Roles may also be thought of as meta-privileges which are used a   short hand for granting a wide range of finer grained privileges to someone   that "has the role." It is also noted that a Role may imply one or   more Roles. For example a Department Chair will also be presumed to be a   Faculty member.

Modeling roles can be problematic. In some systems it may be   appropriate to define a role of "Dean" while in other systems it   may be important to create "Dean of Biology" , "Dean of School   of Science", .... It is important to understand how the modeling will   impact the finer grained privileges that will be conveyed to the individuals   associated with specific roles, for a particular implementation.

Role Based Access Controll   (RBAC)

In computer systems security,   role based access control is an approach to restricting system access to authorized users. RBAC is   sometimes referred to as role based  security. Within an organization, roles are created for various job   functions. 
   The permissions to perform certain operations are assigned to specific roles.   Members or staff (or
    other system users) are assigned particular roles, and through those role   assignments acquire
    the computer permissions to perform particular computersystem
    functions. Since users are not
    assigned permissions directly, but only acquire them through their role (or   roles), management
    of individual user rights becomes a matter of simply assigning appropriate   roles to the user's
    account; this simplifies common operations, such as adding a user, or   changing a user's

RuleA prescribed   evaluation of data which is used to confer a privilege, to a subject or a   collection of subjects.
Service Provider (SP)A campus or   other organization that makes online resources available
    to users based in part on information about them that it receives from an   Identity Provider.
Single Sign On The use of a   centralized authentication service which enables a Subject to
    access multiple browserbased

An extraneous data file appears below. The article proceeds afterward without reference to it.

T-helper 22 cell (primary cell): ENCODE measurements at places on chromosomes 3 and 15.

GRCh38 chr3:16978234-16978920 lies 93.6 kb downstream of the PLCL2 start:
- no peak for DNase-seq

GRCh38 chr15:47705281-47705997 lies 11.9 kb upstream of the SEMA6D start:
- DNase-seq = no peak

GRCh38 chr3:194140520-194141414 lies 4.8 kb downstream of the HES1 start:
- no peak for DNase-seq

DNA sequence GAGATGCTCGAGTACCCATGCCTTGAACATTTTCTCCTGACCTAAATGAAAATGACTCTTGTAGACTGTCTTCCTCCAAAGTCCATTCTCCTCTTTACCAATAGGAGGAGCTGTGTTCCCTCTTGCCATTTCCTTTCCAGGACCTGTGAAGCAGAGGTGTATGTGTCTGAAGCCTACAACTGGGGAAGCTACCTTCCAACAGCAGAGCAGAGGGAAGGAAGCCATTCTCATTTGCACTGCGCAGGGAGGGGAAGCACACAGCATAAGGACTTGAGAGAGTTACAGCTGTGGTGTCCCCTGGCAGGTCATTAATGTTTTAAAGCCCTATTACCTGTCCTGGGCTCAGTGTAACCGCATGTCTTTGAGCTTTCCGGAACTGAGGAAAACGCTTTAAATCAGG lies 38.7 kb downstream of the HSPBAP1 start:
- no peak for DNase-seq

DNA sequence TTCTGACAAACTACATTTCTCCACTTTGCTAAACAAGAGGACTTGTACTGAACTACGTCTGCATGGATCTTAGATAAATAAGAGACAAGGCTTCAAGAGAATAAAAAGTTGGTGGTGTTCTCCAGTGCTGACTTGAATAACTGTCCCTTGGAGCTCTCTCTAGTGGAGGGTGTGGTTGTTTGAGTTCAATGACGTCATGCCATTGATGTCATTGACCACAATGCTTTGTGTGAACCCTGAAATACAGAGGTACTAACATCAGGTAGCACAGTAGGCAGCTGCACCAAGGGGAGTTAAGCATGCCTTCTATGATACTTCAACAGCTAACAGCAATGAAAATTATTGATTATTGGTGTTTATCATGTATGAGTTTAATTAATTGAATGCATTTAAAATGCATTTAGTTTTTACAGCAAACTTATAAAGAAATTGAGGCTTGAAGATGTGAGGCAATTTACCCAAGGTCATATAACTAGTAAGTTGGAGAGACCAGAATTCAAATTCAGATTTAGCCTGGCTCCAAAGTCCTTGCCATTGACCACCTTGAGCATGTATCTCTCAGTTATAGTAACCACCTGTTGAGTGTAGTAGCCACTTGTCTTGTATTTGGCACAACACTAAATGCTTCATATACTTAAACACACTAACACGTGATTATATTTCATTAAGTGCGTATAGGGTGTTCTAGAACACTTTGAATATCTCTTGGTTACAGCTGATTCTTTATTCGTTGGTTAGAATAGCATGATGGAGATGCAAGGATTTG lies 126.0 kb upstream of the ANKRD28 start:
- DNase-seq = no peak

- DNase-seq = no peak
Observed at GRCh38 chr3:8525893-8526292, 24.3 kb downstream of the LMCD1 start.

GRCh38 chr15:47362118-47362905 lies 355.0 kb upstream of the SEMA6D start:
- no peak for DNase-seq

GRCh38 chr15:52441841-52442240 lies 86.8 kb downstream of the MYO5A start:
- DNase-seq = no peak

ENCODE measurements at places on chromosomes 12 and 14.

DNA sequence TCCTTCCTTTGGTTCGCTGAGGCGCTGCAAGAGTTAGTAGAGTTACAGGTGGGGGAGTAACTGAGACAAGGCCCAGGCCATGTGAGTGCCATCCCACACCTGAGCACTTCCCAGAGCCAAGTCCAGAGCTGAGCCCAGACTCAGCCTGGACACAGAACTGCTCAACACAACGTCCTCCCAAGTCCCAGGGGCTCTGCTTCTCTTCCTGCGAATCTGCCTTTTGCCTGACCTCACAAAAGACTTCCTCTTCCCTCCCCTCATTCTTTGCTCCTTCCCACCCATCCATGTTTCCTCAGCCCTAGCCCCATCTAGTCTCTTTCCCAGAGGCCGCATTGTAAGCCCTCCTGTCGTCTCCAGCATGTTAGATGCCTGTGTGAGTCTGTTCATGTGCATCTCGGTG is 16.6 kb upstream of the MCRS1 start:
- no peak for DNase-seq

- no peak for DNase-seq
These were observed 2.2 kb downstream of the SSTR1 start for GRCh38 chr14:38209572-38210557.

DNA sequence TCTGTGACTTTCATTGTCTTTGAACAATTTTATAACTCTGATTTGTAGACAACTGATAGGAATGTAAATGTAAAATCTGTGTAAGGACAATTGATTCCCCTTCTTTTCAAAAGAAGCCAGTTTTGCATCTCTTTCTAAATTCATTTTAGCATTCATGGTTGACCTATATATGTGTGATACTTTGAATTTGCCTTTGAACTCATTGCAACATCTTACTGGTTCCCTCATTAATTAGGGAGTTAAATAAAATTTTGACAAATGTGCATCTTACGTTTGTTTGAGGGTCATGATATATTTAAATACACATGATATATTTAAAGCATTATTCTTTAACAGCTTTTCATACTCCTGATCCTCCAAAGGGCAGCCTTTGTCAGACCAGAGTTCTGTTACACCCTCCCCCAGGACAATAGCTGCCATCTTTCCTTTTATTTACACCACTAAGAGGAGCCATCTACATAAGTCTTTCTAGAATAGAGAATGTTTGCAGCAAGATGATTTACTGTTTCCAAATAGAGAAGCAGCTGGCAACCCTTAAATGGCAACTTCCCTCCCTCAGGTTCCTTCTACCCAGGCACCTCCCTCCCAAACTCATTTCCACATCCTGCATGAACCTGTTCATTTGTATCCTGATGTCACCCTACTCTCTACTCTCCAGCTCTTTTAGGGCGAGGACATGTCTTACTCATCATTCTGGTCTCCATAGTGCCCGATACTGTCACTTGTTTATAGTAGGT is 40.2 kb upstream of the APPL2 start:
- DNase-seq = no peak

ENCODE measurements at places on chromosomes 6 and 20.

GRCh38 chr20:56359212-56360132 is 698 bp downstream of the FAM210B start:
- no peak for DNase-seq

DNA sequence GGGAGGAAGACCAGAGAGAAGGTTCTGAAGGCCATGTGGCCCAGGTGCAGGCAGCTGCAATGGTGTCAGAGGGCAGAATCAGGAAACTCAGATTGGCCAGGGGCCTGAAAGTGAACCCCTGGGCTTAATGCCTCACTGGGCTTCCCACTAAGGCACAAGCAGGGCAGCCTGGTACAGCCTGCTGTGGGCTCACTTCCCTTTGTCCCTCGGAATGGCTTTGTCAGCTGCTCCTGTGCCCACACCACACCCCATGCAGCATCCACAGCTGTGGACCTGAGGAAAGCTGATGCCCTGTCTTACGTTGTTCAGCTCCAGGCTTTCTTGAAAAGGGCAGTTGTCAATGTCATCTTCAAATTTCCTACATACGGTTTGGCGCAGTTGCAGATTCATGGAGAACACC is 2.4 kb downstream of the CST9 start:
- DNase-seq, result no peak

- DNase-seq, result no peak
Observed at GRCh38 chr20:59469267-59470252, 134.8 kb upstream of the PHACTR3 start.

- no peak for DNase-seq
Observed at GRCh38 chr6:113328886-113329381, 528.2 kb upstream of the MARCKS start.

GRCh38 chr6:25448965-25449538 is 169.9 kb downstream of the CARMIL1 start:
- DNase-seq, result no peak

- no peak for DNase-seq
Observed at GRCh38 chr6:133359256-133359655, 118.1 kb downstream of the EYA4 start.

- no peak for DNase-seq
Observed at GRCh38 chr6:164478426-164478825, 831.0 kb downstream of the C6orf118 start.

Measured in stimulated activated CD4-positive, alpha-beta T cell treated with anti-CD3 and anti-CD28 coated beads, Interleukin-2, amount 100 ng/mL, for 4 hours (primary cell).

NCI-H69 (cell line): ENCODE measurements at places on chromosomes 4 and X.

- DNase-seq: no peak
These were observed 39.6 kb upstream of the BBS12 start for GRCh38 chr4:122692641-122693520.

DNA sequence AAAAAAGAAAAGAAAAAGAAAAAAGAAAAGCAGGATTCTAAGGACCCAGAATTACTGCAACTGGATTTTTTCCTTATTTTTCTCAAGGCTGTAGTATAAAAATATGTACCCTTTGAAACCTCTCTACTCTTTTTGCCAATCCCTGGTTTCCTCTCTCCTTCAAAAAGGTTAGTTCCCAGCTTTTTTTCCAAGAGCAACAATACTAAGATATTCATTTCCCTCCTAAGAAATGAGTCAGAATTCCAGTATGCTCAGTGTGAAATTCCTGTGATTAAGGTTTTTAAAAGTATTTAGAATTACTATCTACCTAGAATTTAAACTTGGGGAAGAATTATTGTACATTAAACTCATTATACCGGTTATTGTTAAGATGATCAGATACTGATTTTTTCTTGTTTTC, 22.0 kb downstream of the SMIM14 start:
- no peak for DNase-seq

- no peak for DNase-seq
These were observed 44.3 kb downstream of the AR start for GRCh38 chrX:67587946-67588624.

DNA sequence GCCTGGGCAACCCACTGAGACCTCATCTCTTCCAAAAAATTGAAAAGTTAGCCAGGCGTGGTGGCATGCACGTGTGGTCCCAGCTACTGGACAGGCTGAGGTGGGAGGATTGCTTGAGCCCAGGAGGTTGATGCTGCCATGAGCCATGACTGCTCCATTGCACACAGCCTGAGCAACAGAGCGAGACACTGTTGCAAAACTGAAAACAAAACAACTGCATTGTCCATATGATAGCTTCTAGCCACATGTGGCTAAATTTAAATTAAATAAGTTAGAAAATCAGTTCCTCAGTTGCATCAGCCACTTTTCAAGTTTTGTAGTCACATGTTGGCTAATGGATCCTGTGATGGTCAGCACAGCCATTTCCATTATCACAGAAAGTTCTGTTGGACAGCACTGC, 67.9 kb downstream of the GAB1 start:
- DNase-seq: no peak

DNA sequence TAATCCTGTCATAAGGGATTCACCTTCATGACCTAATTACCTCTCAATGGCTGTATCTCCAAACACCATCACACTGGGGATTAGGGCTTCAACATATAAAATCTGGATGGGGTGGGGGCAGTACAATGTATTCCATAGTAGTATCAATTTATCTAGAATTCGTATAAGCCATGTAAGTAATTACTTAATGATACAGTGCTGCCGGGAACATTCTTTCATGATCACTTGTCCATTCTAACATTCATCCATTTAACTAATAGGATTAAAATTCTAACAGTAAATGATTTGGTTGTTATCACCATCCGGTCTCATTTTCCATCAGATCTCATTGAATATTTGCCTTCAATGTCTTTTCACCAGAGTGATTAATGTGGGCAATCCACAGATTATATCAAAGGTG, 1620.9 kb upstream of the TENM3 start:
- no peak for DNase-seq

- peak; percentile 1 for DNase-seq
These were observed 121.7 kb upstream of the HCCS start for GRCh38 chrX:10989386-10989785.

electronic resources with a single Credential and requiring only
    one authentication event.
ScopeSee   Qualifier
Stewardshipthe responsible   overseeing and protection of something considered worth caring
    for and preserving.
Subject A realworld entity. The term is usually taken to mean an individual human being.
    However, a broader definition also includes organizations, companies and   even individual
    electronic devices.  Any   entity whose identifiers and attributes are managed by an Identity and Access   Management practice.
System of Record A system that is   authoritative for one or more Subject identity data
    elements.  SOR
TargetThe   term "Target" should be deprecated.  Target is a matter of   perspective and context. When people are discussing privilege and access   control informally, a target is often the same as a Resource. However, at   other times, the focus is on the Subject. In yet different contexts the   target is actually the set of people that have a specific verb and scope   applied to them, as in the "target group".
VerbSee   Function
WorkflowWorkflow   is concerned with the automation of procedures where documents, information   or tasks are passed
between participants according to a defined set of rules to   achieve, or contribute to the authority assigning privileges.